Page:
Crude oil prices are trading at their highest since early November, which could translate to higher gas prices for consumers and a potential rebound in inflation.
The price of Brent crude—the international benchmark for crude oil—edged closer to $95 per barrel on Monday, hitting a new 10-month high.1 The price of West Texas Intermediate (WTI) crude—the U.S. benchmark—traded marginally lower at $92 per barrel.2
Rising crude prices could directly impact consumers through higher prices at the gas pump, which could further pressure cash-strapped households. The nationwide average cost of a gallon of unleaded gas was $3.88 on Monday, 20 cents higher than at the same time last year.3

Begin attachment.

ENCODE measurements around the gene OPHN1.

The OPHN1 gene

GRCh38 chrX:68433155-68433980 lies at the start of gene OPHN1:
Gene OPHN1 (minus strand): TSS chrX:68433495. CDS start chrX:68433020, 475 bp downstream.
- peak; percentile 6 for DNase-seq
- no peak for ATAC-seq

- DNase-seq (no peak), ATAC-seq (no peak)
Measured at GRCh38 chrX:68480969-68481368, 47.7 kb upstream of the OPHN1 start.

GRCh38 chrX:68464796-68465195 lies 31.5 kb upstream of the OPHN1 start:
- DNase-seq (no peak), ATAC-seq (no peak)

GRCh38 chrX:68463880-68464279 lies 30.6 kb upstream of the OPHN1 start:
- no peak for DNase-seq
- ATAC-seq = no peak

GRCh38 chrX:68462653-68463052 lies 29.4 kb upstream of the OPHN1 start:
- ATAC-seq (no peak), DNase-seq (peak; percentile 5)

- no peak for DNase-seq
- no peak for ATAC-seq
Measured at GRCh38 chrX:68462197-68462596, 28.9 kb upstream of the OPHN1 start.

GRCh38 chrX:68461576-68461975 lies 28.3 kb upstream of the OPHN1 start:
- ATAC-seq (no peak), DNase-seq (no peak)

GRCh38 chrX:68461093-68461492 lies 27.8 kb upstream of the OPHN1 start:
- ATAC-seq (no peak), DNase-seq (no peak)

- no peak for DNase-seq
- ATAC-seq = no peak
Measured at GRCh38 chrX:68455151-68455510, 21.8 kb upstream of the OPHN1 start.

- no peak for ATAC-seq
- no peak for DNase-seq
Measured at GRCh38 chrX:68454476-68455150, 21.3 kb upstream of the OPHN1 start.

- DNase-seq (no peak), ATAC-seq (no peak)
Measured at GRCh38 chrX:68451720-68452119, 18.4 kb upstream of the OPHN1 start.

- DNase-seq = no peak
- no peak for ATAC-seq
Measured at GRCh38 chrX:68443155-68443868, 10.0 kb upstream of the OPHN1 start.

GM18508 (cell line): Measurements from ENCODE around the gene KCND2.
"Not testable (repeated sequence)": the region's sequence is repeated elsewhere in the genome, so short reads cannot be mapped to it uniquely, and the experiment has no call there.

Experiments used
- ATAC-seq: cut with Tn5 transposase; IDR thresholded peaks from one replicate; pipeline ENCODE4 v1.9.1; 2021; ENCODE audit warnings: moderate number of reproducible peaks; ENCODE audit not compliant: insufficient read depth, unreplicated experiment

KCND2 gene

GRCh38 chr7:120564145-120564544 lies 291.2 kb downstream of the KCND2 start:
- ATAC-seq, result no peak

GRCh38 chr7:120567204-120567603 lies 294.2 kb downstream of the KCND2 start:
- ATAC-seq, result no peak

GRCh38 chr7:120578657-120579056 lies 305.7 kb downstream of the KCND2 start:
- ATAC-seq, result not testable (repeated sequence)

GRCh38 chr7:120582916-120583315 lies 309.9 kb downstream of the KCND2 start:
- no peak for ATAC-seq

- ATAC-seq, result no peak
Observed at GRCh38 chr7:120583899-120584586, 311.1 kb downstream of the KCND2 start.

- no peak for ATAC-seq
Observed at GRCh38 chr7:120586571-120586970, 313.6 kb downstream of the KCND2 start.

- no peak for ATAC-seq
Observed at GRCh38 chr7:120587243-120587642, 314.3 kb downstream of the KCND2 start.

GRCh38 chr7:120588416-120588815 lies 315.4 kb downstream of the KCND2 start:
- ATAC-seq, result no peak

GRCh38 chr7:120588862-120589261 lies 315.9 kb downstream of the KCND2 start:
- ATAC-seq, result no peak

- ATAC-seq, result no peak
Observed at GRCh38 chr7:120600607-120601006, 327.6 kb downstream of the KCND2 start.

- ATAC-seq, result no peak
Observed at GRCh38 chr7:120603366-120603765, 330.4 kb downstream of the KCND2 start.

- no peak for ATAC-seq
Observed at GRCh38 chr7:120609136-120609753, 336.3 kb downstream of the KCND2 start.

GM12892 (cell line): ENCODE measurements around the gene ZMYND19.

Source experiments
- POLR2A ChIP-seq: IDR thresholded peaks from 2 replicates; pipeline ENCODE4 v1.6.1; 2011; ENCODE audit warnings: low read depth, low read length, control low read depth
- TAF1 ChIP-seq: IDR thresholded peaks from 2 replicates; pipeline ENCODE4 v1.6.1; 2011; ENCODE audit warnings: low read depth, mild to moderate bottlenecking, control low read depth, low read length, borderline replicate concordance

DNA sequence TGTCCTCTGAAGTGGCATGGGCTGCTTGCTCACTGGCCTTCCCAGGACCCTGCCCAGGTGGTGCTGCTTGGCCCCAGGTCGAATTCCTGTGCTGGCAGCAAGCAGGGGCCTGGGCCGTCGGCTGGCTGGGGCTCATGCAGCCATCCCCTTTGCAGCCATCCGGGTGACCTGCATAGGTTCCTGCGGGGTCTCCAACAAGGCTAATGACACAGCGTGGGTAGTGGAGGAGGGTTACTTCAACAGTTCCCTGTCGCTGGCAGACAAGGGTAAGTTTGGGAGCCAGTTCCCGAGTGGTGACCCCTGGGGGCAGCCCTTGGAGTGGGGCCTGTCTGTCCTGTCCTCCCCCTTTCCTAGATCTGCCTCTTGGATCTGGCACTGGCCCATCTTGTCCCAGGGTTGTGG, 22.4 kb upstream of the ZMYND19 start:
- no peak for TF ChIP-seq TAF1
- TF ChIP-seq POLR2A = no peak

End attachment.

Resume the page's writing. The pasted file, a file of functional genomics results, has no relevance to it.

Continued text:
Because energy prices are a key driver of inflation, a sustained increase in gas prices could lead to a higher Consumer Price Index (CPI) print and a rebound in the rate of inflation.4 On the other hand, core inflation, which excludes food and energy prices due to their volatility, would not be affected.
A combination of supply cuts from the Organization of the Petroleum Exporting Countries (OPEC) and its allies, China's recovery from pandemic lockdowns last year, and a still-solid U.S. economy powered by robust consumer spending have fueled an almost 40% surge in crude prices since late June, when the current rally began.
OPEC and its allies have cut production by up to 2.5 million barrels per day so far this year.5 Saudi Arabia and Russia have cut 1 million and 300,000 barrels per day, respectively. Saudi Arabia earlier this month extended its latest cut through December.
Crude oil prices surged to record highs last year, amid the Russian invasion of Ukraine and global recovery from pandemic lockdowns. Prices fell earlier this year, before rallying late in the summer.
Originally published on Investopedia.com